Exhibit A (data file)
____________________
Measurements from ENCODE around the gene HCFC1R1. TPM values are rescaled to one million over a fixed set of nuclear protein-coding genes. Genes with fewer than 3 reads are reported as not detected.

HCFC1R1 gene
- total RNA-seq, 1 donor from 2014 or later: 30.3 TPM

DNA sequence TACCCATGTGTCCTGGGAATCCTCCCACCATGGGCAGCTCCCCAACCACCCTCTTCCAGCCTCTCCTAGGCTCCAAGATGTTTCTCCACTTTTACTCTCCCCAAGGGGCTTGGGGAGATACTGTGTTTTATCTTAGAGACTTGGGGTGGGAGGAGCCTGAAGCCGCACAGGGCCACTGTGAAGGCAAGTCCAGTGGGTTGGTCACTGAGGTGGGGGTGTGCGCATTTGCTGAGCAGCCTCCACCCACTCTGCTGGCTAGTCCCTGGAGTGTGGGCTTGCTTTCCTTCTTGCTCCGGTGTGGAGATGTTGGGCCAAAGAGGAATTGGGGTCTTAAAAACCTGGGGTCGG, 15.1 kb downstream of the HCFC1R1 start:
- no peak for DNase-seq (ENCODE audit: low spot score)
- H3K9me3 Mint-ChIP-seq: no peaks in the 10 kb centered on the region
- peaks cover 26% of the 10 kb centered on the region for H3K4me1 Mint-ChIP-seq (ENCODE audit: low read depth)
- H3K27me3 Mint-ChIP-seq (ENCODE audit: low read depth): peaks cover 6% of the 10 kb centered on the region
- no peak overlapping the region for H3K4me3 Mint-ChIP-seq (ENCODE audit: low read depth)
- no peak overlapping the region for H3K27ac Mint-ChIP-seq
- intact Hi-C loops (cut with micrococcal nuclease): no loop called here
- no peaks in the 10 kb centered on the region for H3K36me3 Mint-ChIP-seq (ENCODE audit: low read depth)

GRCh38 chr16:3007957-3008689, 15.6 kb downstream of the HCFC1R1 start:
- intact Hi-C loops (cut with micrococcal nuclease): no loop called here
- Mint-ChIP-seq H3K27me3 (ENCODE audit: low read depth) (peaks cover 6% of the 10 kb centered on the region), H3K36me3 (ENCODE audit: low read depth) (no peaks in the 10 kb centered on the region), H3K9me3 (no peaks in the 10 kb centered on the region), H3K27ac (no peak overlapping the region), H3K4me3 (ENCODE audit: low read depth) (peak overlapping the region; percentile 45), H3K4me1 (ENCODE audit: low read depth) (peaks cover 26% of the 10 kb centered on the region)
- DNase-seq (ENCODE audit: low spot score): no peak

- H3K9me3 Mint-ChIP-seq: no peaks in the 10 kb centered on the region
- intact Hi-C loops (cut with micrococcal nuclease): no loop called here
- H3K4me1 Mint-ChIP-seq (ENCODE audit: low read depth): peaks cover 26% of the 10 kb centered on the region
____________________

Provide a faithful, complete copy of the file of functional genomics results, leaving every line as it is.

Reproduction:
Measurements from ENCODE around the gene HCFC1R1. TPM values are rescaled to one million over a fixed set of nuclear protein-coding genes. Genes with fewer than 3 reads are reported as not detected.

HCFC1R1 gene
- total RNA-seq, 1 donor from 2014 or later: 30.3 TPM

DNA sequence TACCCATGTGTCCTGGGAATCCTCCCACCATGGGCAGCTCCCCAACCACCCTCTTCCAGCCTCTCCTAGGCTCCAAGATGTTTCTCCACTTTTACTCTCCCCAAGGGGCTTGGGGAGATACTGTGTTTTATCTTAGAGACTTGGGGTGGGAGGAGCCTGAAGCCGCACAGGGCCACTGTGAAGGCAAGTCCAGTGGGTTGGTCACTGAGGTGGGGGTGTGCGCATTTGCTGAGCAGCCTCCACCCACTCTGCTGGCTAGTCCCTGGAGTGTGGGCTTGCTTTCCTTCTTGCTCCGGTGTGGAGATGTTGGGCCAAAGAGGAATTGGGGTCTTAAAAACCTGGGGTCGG, 15.1 kb downstream of the HCFC1R1 start:
- no peak for DNase-seq (ENCODE audit: low spot score)
- H3K9me3 Mint-ChIP-seq: no peaks in the 10 kb centered on the region
- peaks cover 26% of the 10 kb centered on the region for H3K4me1 Mint-ChIP-seq (ENCODE audit: low read depth)
- H3K27me3 Mint-ChIP-seq (ENCODE audit: low read depth): peaks cover 6% of the 10 kb centered on the region
- no peak overlapping the region for H3K4me3 Mint-ChIP-seq (ENCODE audit: low read depth)
- no peak overlapping the region for H3K27ac Mint-ChIP-seq
- intact Hi-C loops (cut with micrococcal nuclease): no loop called here
- no peaks in the 10 kb centered on the region for H3K36me3 Mint-ChIP-seq (ENCODE audit: low read depth)

GRCh38 chr16:3007957-3008689, 15.6 kb downstream of the HCFC1R1 start:
- intact Hi-C loops (cut with micrococcal nuclease): no loop called here
- Mint-ChIP-seq H3K27me3 (ENCODE audit: low read depth) (peaks cover 6% of the 10 kb centered on the region), H3K36me3 (ENCODE audit: low read depth) (no peaks in the 10 kb centered on the region), H3K9me3 (no peaks in the 10 kb centered on the region), H3K27ac (no peak overlapping the region), H3K4me3 (ENCODE audit: low read depth) (peak overlapping the region; percentile 45), H3K4me1 (ENCODE audit: low read depth) (peaks cover 26% of the 10 kb centered on the region)
- DNase-seq (ENCODE audit: low spot score): no peak

- H3K9me3 Mint-ChIP-seq: no peaks in the 10 kb centered on the region
- intact Hi-C loops (cut with micrococcal nuclease): no loop called here
- H3K4me1 Mint-ChIP-seq (ENCODE audit: low read depth): peaks cover 26% of the 10 kb centered on the region